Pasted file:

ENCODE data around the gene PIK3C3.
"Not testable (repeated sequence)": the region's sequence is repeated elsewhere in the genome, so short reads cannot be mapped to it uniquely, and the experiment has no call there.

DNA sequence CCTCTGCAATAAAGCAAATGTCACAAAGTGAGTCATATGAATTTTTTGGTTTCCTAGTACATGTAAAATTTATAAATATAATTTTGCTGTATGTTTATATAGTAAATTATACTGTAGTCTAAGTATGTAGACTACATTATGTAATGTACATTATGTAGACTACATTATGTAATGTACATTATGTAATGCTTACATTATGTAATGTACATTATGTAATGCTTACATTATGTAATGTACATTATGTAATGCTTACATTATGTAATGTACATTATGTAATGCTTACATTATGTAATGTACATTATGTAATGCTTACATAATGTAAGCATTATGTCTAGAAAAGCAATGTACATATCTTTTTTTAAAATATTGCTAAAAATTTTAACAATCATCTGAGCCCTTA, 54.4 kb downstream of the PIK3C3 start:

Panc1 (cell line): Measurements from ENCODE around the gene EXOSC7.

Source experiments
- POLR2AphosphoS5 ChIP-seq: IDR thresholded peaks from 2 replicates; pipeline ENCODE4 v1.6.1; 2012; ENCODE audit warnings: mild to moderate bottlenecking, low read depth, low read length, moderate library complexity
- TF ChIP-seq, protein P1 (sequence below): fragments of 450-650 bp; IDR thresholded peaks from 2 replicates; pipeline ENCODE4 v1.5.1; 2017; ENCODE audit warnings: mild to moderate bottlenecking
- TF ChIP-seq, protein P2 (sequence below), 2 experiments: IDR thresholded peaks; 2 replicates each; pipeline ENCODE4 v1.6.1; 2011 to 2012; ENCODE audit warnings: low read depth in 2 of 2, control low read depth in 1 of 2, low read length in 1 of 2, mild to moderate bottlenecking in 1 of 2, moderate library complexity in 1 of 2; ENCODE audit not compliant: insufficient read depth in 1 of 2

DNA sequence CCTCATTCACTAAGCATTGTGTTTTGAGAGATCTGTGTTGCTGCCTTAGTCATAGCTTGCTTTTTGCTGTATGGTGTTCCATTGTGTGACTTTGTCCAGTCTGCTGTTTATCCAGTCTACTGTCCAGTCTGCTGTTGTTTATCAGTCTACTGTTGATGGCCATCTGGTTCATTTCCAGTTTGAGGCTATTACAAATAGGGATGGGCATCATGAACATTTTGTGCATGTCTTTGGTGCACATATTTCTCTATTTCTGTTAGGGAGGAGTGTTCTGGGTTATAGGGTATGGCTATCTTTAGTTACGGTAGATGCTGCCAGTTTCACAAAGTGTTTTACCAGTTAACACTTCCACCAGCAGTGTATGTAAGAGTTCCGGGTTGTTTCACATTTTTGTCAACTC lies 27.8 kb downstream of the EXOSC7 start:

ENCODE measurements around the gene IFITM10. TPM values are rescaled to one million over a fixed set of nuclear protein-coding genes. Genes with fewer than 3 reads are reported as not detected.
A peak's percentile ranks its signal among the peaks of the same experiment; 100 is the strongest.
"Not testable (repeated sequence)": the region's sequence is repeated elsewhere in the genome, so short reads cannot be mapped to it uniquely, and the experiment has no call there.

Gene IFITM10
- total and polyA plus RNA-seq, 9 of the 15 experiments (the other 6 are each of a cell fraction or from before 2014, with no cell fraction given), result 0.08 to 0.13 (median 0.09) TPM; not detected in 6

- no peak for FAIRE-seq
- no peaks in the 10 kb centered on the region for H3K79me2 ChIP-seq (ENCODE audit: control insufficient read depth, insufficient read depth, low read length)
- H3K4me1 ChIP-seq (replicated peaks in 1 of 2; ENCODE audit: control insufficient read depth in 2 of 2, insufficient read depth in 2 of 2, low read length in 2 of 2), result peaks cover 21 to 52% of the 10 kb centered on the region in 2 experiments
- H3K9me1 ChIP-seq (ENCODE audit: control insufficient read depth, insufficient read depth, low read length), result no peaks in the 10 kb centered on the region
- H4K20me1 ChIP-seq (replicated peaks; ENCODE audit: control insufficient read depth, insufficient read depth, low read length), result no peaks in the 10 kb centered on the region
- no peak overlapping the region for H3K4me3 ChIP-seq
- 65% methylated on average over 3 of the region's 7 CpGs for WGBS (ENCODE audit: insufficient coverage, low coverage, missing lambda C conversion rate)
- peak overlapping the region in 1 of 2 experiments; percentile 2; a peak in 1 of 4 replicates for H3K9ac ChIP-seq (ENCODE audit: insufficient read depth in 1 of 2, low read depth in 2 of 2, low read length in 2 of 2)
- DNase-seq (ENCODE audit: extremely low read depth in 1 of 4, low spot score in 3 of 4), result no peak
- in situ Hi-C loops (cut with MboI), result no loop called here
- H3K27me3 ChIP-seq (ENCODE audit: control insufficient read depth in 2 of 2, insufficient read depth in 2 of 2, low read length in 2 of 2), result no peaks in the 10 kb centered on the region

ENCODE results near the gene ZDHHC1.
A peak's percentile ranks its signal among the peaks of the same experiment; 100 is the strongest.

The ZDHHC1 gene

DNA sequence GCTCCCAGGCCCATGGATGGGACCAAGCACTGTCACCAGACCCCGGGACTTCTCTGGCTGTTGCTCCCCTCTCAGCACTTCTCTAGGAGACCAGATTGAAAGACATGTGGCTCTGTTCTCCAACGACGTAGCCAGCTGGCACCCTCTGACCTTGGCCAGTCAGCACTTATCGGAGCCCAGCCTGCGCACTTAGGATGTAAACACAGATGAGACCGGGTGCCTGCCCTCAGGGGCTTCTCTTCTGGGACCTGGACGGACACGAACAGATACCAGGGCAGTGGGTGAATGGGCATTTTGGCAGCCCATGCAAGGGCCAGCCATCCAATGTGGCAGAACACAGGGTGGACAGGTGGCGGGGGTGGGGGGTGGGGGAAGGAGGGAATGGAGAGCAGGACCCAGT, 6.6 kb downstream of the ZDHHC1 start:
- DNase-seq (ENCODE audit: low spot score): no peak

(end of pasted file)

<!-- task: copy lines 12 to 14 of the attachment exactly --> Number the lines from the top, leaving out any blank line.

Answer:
"Not testable (repeated sequence)": the region's sequence is repeated elsewhere in the genome, so short reads cannot be mapped to it uniquely, and the experiment has no call there.

Gene IFITM10
- total and polyA plus RNA-seq, 9 of the 15 experiments (the other 6 are each of a cell fraction or from before 2014, with no cell fraction given), result 0.08 to 0.13 (median 0.09) TPM; not detected in 6